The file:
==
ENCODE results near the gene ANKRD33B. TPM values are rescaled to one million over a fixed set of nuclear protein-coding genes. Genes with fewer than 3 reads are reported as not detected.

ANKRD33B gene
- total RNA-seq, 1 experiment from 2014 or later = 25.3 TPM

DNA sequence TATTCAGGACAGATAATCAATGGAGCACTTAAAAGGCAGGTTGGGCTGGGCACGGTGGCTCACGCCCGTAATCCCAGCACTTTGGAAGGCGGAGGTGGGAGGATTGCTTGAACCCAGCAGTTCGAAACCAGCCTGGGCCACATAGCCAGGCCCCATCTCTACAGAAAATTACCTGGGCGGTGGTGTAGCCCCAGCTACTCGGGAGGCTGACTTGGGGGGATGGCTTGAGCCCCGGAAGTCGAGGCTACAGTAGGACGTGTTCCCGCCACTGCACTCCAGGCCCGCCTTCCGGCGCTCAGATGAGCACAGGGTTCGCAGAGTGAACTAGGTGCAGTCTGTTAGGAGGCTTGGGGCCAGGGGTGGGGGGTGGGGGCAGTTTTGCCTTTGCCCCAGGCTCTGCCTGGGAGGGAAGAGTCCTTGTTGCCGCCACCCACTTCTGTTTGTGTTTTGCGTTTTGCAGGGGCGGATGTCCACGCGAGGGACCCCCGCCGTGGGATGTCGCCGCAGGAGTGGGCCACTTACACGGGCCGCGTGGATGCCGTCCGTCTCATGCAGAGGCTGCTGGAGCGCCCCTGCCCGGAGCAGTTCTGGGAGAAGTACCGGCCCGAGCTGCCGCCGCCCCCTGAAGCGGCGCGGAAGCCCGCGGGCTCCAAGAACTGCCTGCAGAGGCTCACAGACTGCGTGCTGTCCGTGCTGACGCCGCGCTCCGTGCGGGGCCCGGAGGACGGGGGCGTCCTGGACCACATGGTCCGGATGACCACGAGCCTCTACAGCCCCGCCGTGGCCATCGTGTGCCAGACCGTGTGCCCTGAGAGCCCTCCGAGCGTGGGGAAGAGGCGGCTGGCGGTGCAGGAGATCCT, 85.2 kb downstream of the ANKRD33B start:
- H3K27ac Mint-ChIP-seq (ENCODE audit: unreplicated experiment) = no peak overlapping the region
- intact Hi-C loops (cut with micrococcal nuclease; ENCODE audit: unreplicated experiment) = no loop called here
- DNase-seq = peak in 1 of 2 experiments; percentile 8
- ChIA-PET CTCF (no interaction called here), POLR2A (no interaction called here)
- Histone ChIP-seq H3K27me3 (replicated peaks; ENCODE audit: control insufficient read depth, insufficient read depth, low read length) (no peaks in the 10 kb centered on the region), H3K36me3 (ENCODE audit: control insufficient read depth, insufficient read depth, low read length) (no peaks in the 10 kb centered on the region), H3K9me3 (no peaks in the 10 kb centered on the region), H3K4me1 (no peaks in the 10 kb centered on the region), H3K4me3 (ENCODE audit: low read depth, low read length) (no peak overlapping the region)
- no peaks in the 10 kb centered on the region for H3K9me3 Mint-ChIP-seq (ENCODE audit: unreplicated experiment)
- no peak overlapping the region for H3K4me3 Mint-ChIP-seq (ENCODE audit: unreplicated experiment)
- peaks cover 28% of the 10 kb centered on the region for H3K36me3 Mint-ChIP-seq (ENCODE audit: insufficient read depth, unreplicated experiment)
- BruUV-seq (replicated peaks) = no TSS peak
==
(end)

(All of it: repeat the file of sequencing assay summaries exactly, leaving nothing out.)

ENCODE results near the gene ANKRD33B. TPM values are rescaled to one million over a fixed set of nuclear protein-coding genes. Genes with fewer than 3 reads are reported as not detected.

ANKRD33B gene
- total RNA-seq, 1 experiment from 2014 or later = 25.3 TPM

DNA sequence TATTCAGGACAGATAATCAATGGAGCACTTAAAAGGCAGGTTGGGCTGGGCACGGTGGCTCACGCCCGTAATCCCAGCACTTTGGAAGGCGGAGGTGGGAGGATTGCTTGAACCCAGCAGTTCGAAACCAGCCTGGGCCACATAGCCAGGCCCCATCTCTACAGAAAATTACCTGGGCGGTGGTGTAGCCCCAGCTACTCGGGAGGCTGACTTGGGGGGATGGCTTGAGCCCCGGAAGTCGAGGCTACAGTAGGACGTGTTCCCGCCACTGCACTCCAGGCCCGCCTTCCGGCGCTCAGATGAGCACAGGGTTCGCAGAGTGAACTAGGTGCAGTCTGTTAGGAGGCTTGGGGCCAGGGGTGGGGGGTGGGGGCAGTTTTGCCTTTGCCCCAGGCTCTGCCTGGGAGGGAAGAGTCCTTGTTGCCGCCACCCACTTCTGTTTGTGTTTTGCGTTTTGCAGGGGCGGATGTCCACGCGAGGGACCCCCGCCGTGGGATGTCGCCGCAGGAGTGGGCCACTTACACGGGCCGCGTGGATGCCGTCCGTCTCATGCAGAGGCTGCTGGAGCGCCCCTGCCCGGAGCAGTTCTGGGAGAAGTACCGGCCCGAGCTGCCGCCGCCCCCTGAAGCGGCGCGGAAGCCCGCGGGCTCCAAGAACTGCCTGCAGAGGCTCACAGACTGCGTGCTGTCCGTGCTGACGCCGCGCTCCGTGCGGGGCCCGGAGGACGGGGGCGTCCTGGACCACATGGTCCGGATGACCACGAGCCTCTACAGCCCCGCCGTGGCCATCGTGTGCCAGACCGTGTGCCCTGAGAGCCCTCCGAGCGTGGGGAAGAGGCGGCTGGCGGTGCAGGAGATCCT, 85.2 kb downstream of the ANKRD33B start:
- H3K27ac Mint-ChIP-seq (ENCODE audit: unreplicated experiment) = no peak overlapping the region
- intact Hi-C loops (cut with micrococcal nuclease; ENCODE audit: unreplicated experiment) = no loop called here
- DNase-seq = peak in 1 of 2 experiments; percentile 8
- ChIA-PET CTCF (no interaction called here), POLR2A (no interaction called here)
- Histone ChIP-seq H3K27me3 (replicated peaks; ENCODE audit: control insufficient read depth, insufficient read depth, low read length) (no peaks in the 10 kb centered on the region), H3K36me3 (ENCODE audit: control insufficient read depth, insufficient read depth, low read length) (no peaks in the 10 kb centered on the region), H3K9me3 (no peaks in the 10 kb centered on the region), H3K4me1 (no peaks in the 10 kb centered on the region), H3K4me3 (ENCODE audit: low read depth, low read length) (no peak overlapping the region)
- no peaks in the 10 kb centered on the region for H3K9me3 Mint-ChIP-seq (ENCODE audit: unreplicated experiment)
- no peak overlapping the region for H3K4me3 Mint-ChIP-seq (ENCODE audit: unreplicated experiment)
- peaks cover 28% of the 10 kb centered on the region for H3K36me3 Mint-ChIP-seq (ENCODE audit: insufficient read depth, unreplicated experiment)
- BruUV-seq (replicated peaks) = no TSS peak